21 June 2020

RETFORD Property Market News - June 2020

21 June 2020

A brief look at what is happening in the UK property market and what it means for the Retford and North Nottinghamshire market.

What has been happening in the property market in the past few weeks?

As we begin to come out of the lockdown the outlook for the housing market is still taking shape, but here I take a look at three market indicators to watch.  From buyer sentiment to Bank of England forecasts, higher loan-to-value mortgages and first-time buyers, here is how I think these key factors will influence the market:

Mover Decisions

Some 60% of prospective home movers say they intend to continue with their plans despite the impact of Covid-19, according to a recent Zoopla survey. Some 22% said they were not affected by the pandemic, while the remainder said they had felt the impact, but wanted to continue with their next move regardless.

The extent to which buyers and sellers continue with their plans will also determine how many of the 373,000 sales stalled due to lockdown will go on to complete, and this will affect the level of total transactions this year.

After weeks of the market being in suspension, buyer demand in England after the housing market opened on 13 May rose by 88% in a week, suggesting that there will be a flurry of activity for some time. This is according to the property industry reports.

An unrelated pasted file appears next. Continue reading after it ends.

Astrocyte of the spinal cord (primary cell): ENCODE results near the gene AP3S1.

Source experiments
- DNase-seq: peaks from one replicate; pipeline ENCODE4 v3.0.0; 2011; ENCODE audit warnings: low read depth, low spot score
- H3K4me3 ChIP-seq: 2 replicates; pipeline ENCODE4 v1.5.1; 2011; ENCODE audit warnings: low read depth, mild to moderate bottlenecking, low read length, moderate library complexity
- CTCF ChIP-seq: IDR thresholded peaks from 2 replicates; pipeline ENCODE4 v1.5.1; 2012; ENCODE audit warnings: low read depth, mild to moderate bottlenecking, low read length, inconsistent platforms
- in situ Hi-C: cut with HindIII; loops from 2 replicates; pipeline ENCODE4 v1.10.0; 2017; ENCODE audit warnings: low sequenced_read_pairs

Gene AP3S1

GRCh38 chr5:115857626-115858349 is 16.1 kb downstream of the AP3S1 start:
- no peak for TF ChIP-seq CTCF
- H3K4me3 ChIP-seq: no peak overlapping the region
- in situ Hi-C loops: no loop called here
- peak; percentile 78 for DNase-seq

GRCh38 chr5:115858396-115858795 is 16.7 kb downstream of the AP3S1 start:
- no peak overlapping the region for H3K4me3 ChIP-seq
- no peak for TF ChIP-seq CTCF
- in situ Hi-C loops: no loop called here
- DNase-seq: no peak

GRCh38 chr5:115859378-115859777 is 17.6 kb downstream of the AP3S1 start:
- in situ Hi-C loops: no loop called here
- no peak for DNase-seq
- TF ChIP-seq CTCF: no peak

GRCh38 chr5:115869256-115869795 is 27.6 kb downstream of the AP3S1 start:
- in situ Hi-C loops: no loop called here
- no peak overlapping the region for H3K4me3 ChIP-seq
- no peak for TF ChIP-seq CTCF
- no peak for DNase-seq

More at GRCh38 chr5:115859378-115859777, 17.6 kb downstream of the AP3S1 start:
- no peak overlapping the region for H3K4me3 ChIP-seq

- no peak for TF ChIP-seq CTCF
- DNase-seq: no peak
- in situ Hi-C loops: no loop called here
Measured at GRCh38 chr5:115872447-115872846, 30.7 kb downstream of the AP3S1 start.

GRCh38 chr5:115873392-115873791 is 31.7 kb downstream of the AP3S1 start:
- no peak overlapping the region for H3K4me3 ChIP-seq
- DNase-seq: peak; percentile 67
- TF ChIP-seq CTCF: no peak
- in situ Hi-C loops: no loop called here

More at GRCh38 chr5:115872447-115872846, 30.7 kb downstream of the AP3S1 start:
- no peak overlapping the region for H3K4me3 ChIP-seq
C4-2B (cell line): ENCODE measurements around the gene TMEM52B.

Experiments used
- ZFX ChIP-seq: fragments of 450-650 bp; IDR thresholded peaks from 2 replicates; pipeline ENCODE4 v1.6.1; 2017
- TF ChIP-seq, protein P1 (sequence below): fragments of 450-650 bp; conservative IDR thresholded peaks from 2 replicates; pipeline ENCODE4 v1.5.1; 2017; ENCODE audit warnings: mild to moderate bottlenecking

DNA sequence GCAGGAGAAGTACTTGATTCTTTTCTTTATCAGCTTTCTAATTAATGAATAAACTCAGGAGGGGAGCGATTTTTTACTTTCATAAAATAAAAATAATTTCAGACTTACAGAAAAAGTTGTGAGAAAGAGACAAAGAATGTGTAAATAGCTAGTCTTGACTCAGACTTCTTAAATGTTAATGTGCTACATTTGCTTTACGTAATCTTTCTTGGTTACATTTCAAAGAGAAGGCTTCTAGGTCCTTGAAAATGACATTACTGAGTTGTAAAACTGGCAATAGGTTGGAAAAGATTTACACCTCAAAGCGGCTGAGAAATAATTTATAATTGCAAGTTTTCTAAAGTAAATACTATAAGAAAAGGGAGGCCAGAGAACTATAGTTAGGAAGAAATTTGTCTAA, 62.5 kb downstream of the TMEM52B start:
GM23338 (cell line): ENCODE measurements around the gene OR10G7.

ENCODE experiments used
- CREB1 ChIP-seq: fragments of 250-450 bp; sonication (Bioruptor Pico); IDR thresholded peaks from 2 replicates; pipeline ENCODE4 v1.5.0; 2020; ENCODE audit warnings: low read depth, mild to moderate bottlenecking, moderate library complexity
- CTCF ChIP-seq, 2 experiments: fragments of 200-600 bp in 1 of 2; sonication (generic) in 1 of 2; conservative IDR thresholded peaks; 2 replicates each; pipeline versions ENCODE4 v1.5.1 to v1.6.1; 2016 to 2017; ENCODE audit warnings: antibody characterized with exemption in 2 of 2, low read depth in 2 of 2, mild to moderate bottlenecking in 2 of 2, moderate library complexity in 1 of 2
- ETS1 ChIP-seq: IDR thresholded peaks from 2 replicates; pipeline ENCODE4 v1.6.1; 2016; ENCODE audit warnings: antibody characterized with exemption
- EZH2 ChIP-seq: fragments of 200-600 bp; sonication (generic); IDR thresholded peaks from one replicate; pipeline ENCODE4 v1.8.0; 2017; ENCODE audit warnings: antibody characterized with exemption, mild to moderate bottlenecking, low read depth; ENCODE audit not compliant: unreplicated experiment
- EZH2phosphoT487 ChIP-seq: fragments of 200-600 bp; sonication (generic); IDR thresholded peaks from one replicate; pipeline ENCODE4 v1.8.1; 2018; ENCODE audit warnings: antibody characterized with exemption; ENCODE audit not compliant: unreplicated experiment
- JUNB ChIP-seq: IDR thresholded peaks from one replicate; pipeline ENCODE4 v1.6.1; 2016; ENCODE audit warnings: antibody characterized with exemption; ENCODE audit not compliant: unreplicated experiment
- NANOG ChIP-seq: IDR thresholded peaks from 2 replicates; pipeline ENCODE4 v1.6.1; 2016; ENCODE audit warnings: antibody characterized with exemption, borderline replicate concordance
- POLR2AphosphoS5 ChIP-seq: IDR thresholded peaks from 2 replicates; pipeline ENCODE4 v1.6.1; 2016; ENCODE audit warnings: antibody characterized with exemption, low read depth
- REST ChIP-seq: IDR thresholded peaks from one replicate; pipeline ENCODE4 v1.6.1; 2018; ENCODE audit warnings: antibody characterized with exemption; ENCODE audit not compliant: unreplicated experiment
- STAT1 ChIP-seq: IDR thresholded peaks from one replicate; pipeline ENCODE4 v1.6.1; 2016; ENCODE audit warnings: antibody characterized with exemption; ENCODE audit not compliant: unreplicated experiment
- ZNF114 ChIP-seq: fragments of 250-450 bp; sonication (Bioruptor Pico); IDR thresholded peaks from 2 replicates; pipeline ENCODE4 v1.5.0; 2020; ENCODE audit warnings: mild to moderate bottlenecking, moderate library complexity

It is possible that post-lockdown demand is also spurring more activity among those who had no previous plans to move as people have spent so much time in their homes over the last two months - prompting a change in view in how and where they want to live. In effect, it could have created a one-off Covid-19 bounce. I’m sure many people will be saying ‘’We need a bigger house.’’

The Economic Outlook

The current projections from the Bank of England signal that UK unemployment will rise sharply and that the economic output for the UK will fall significantly. But still remains unknown if this gloomy outlook will become reality. Remember what the Bank of England told us about Brexit. 

The housing market is certainly better placed to weather an economic downturn than after the financial crisis however, given the stricter mortgage lending criteria and stress-tests that have been in place for the last ten years. These have helped build an equity cushion in the housing market right across the country.

Availability of Mortgage Finance

Interest rates are still at record lows, (Just have a think about that). Which means borrowing money is cheap now, so it may be a good time to buy, as you will pay a reduced cost for the pleasure of borrowing money to buy that investment. It can be very hard to accurately predict what interest rates or property values will do, so these shouldn’t be deciding factors – but they are worth considering.